state, without being asked their opinion, were compelled one day out of hand to
accept and to adapt themselves to the construction which was manufactured at
Versailles.

- In economic life these seven and half millions are being systematically ruined and
thus devoted to a slow process of extermination.

- The depriving of these people of their rights must come to an end. I already
expressed this clearly in my speech of 22 February. I stated that the Reich would
not tolerate any further oppression and persecution of these three and half million
Germans, and I would ask the statesmen of foreign countries to be convinced that
this is no mere form of words.

- In the course of the seventeenth century in the midst of a period of profound


peace France slowly took away from the old German Reich Alsace and Lorraine. In
1870-1, after severe warfare, which was forced upon her, Germany demanded back
and received these territories.

- Since in Poland a great statesman and patriot was ready to conclude an agreement
with Germany, we forthwith took the matter up and have brought into force a pact
which means more for the peace of Europe than all the speechifying in the temple of
the league of nations at Geneva taken together”

- no European state has done more for peace than Germany, none has made greeted
sacrifices! But it must be understood that at some point even these sacrifices have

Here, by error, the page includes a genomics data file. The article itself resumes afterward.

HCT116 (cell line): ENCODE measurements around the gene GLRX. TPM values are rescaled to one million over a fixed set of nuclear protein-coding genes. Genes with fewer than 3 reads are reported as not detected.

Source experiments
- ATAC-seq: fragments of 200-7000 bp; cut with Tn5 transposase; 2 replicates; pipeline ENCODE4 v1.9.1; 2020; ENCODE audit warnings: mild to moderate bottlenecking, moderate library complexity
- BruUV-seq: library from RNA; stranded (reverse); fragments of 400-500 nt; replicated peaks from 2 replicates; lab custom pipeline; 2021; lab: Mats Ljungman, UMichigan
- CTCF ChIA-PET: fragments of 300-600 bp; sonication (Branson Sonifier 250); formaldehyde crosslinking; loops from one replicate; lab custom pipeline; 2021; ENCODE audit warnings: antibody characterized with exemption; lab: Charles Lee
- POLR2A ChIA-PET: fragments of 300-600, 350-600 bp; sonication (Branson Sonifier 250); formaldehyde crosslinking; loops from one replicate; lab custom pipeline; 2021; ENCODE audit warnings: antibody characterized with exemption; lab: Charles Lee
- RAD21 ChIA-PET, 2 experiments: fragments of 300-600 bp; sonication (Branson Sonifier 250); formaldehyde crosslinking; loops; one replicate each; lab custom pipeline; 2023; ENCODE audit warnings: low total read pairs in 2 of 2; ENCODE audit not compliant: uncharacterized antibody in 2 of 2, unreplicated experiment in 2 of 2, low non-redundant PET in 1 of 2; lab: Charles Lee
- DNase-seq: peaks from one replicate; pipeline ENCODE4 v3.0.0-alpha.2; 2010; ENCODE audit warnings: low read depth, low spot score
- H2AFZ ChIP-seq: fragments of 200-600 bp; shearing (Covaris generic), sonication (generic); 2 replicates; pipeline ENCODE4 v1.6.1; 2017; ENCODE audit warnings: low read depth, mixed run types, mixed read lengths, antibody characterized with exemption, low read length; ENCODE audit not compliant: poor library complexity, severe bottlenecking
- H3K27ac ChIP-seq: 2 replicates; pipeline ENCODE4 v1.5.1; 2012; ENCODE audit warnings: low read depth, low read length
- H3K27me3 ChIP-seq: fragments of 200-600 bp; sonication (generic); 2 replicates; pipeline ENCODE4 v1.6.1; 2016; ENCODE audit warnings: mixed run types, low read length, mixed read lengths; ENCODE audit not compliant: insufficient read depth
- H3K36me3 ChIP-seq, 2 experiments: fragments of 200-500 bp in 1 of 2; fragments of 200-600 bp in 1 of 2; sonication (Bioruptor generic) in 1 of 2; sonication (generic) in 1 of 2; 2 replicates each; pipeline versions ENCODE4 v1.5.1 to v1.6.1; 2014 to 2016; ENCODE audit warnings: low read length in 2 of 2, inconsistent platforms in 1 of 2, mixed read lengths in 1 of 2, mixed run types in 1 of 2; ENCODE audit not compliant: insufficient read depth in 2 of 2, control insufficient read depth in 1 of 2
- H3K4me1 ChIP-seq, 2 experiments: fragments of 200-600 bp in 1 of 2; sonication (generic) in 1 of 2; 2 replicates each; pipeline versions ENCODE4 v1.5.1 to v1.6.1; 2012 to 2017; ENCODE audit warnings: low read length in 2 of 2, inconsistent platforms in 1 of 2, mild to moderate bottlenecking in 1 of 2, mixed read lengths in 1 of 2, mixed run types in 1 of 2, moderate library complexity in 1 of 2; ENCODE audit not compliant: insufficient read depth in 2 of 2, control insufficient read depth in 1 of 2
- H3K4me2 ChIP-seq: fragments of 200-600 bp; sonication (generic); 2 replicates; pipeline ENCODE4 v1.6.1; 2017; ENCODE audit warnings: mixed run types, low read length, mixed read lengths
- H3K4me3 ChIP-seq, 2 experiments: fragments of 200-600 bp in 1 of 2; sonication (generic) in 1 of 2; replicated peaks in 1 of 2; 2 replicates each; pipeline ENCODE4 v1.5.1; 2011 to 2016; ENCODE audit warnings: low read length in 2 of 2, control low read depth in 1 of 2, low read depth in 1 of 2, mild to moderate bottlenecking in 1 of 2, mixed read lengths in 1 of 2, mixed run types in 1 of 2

their limits, that the national socialist state must no be confused with the Germany
of the Bethmann-Hollweg’s of the hurtling’s.
- I have made this mightiest effort of all times in the service of peace. But in no
circumstances am I willing to look on calmly for ever at a further oppression of
German fellow-countrymen in Czechoslovakia. Mr Benes plays his tactical game he
makes speeches, he wishes to organize negotiations, after the fashion of Geneva he
wishes to clear up the question of procedure and to make little appeasement-
presents. But in the long run that is not good enough! This is no matter of a form of
words: here right is in question and billeted.

- what Germans demands is the right of self-determination which every other


people also possesses they do not want mere phrases.

- my demand is that the oppression of three and half million Germans in


Czechoslovakia shall cease and that its place shall be taken by the free right of self-
determination.

- the new Italian roman reach just as the new Germanic German Reich are in truth
ancient institutions. There is no call to love them: but no power in the world will any
longer remove them.

(3) Are the British or the Germans more responsible for the Munich crisis?

- The Munich arrangement includes certain very valuable provisions which found no
place at all in the godesbergMemorandum, such as the article regarding the right of
option: that is option to leave the territory and pass into Czech territory, provisions
for facilitating the transfer of populations, the supplementary declaration which
provides that all other questions arising out of the transfer of territory are to be
referred to the international commission, and, finally, the one which gives the
Czechs the period of four weeks for the release of the Sudeten Germans from the
army and the police, and for the release of Sudeten German political prisoners
instead of demanding that those things should be done by 1st October.

- we have received from the Czechoslovak government, through their minister in


London, an appeal to help them to raise a loan of 30,000,000 pounds by British
government guarantee.

- I am bound to say that the German line, the line laid down in the map, did take in a
number for areas which could not be called predominantly German in character.